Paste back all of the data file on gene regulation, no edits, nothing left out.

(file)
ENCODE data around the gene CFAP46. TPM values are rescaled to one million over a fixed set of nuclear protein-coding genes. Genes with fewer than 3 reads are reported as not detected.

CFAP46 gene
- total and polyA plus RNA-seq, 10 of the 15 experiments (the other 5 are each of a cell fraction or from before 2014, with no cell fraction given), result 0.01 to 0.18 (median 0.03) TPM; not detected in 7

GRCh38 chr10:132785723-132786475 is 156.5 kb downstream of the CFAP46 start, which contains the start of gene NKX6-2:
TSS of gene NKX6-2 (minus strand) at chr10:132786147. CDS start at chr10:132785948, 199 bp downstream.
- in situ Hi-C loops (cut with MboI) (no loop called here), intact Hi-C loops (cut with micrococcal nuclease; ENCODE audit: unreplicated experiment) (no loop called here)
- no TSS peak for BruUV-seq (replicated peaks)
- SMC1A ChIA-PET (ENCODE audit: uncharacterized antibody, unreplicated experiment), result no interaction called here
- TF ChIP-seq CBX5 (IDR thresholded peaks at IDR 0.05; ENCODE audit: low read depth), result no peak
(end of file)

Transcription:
ENCODE data around the gene CFAP46. TPM values are rescaled to one million over a fixed set of nuclear protein-coding genes. Genes with fewer than 3 reads are reported as not detected.

CFAP46 gene
- total and polyA plus RNA-seq, 10 of the 15 experiments (the other 5 are each of a cell fraction or from before 2014, with no cell fraction given), result 0.01 to 0.18 (median 0.03) TPM; not detected in 7

GRCh38 chr10:132785723-132786475 is 156.5 kb downstream of the CFAP46 start, which contains the start of gene NKX6-2:
TSS of gene NKX6-2 (minus strand) at chr10:132786147. CDS start at chr10:132785948, 199 bp downstream.
- in situ Hi-C loops (cut with MboI) (no loop called here), intact Hi-C loops (cut with micrococcal nuclease; ENCODE audit: unreplicated experiment) (no loop called here)
- no TSS peak for BruUV-seq (replicated peaks)
- SMC1A ChIA-PET (ENCODE audit: uncharacterized antibody, unreplicated experiment), result no interaction called here
- TF ChIP-seq CBX5 (IDR thresholded peaks at IDR 0.05; ENCODE audit: low read depth), result no peak